Kishali Pinto Jaywardene
There is a certain sense of sanctimonious humbuggery on our part when we raise our hands to the heavens to scorn the sight of mass crowds on Colombo’s streets agitating against policies of the Government which have dire impact on Sri Lanka’s poor.
Responsibility of the State for unjust policies
That too, when remaining (largely) silent as official and religious events occur with nary a thought as to covid-19 health protocols. So when health officials lecture the public on these matters, it is best that the finger of responsibility is first directed towards the Government itself. Timidity in that regard while holding forth on the perils of protests in covid-times is disingenuous at best and politically sycophantic at worst. And there is a larger question in issue here.
Which comes first, the political chicken or the (purported) agitators’ egg? In other words, when protestors gather or are brought out to the streets against political actions that use a global pandemic as a cover to heap untold miseries on the people, on whom must the responsibility lie? The protestors or ruling politicians?
There is an easy answer to those questions. When the State remains deaf, dumb and blind to the cries of people who have been pushed to the brink, there is little option for the affected but to violate the law, whether this comes through a court directive or not.
When that does happen, it is the State and the State alone that should bear the responsibility. These are not new notions. Martin Luther King perhaps said it best when he reminded powerfully in his letter from the Birmingham Jail (1963) that, ‘one has not only a legal but a moral responsibility to obey just laws, conversely, one has a moral responsibility to disobey unjust laws.’ So a Government which tries to fetter protests on the basis that these would lead to potential fresh waves of covid-19 must take a step back and ask itself; ‘when a human being is pushed to a starving point, what matter is it that a pandemic may rear its head again?’ Indeed death may be preferable to the agonies of the living.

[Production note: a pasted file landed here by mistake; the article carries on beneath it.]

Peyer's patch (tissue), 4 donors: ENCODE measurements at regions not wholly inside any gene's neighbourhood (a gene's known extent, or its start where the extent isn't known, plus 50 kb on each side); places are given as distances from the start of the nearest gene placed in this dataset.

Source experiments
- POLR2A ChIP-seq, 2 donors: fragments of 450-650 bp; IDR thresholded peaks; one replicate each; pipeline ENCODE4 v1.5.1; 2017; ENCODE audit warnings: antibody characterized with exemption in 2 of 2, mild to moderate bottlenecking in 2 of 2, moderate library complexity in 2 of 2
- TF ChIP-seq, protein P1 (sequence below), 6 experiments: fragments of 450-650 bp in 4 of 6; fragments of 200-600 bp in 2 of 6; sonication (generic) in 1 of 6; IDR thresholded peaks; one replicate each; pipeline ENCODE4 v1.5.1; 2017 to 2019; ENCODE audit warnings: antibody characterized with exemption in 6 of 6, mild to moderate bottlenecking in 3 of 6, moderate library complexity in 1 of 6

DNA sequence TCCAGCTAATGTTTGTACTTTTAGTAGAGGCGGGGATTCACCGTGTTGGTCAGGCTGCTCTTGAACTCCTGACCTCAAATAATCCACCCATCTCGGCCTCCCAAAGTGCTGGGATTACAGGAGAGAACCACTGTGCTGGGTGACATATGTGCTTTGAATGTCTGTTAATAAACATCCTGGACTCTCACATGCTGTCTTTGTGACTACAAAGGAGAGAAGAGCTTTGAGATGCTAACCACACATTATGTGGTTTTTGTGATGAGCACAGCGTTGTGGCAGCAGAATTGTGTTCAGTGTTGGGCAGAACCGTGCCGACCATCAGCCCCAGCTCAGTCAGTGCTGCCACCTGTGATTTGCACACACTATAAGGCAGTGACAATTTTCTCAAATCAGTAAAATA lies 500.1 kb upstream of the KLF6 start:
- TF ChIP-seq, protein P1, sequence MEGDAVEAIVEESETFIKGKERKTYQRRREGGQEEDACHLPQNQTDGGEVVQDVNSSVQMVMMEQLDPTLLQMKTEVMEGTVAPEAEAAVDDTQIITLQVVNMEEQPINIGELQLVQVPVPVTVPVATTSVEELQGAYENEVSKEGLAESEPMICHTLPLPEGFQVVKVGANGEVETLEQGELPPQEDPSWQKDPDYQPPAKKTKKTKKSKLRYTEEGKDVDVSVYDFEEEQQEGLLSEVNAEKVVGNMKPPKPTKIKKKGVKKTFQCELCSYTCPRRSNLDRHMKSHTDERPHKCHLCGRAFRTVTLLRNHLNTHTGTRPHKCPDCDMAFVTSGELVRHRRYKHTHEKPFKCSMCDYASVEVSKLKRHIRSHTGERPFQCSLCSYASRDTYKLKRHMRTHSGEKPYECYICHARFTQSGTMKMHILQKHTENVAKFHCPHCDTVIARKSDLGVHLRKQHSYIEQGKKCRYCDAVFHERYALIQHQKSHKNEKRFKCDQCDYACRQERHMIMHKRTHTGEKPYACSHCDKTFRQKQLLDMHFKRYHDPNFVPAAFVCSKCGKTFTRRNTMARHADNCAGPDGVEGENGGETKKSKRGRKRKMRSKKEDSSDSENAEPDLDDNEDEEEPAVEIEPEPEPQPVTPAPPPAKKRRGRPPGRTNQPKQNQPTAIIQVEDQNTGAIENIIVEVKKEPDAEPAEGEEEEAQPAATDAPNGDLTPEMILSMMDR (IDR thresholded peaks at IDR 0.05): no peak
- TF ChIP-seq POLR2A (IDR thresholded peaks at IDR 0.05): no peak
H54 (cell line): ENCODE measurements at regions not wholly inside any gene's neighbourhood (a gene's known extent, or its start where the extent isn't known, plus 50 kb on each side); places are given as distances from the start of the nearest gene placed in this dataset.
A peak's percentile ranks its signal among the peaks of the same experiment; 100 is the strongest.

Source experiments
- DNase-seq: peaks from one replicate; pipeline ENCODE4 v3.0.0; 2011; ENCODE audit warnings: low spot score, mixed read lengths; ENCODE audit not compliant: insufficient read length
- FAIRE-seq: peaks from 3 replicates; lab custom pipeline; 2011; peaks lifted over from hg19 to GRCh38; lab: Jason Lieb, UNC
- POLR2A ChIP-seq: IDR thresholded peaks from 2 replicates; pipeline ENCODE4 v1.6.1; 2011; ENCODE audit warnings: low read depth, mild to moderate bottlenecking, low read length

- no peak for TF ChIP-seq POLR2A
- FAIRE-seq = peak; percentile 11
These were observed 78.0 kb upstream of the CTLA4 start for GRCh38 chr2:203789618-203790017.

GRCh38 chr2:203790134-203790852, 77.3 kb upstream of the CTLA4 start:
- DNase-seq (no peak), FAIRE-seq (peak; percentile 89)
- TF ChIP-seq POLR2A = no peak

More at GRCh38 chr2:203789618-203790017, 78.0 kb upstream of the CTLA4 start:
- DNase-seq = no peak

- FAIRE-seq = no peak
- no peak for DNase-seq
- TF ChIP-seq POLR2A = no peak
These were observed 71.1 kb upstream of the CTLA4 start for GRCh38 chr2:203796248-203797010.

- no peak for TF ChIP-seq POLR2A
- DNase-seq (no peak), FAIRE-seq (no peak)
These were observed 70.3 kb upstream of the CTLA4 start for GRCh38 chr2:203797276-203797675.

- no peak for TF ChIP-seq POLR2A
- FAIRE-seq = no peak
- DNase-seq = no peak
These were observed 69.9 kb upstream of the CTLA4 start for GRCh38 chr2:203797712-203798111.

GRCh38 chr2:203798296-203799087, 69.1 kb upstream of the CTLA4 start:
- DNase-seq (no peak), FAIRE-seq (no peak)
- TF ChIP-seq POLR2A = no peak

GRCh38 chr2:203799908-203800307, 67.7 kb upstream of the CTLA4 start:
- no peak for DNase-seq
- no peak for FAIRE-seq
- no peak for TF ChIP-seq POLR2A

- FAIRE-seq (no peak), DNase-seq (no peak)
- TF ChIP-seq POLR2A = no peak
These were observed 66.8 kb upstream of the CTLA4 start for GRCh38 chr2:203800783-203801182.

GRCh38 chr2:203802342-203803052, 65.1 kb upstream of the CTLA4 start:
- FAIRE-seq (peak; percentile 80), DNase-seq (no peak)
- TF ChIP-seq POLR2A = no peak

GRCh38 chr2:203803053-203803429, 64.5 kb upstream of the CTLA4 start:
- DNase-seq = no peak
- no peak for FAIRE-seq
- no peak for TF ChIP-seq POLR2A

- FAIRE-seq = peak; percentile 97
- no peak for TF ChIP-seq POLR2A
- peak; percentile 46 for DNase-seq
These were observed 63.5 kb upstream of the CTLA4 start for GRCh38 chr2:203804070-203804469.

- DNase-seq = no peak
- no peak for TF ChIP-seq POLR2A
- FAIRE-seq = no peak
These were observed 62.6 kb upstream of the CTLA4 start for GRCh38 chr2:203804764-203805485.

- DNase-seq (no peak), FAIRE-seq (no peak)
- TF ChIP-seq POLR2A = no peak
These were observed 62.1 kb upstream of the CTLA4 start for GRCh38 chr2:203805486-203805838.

Learning about ‘peoples’ protests’ from our neighbours
Consequently, pontifications by health authorities or accusations of endangering public health by those of us who have the luxury of staying aloof from the human pain of thousands facing a perfect storm of an economic catastrophe that is already upon us, are useless. And that principle is true whether these are political protests or ‘people protests,’ though the country has seen little but politically engineered peoples’ power movements, which the 2015-2019 failed ‘yahapalanaya’ experiment was all about.
Certainly aggrieved Sri Lankans have a lot to learn about ‘peoples’ protests’ from their neighbours, including in India where a Prime Minister hailed as a strongman of the Indian Ocean, backed down this week in the face of year long farmers’ protests against controversial ‘farm laws.’ If implemented,the Farmers (Empowerment and Protection) Agreement of Price Assurance and Farm Services Act, the Farmers Produce Trade and Commerce (Promotion and Facilitation) Act, and the Essential Commodities (Amendment) Act 2020 would have brought the country’s farmers to destitution. Already vulnerable to low crop prices and frequent droughts, many Indian farmers had committed suicide.
Their opposition to the unregulated operation of the free-market was therefore very real and had continued without pause during the devastating covid-19 waves that struck India not so long ago. Braving both the pandemic and the bitter winters of Delhi to show their collective strength, many had suffered at the hands of the police, some had even died. But that painful cost was not in vain. In fact, Prime Minister Modi’s ‘apology’ to the farmers and his promise to withdraw the controversial laws came just a bare month after the Government blocked the farmers from protesting in Delhi, using police barricades.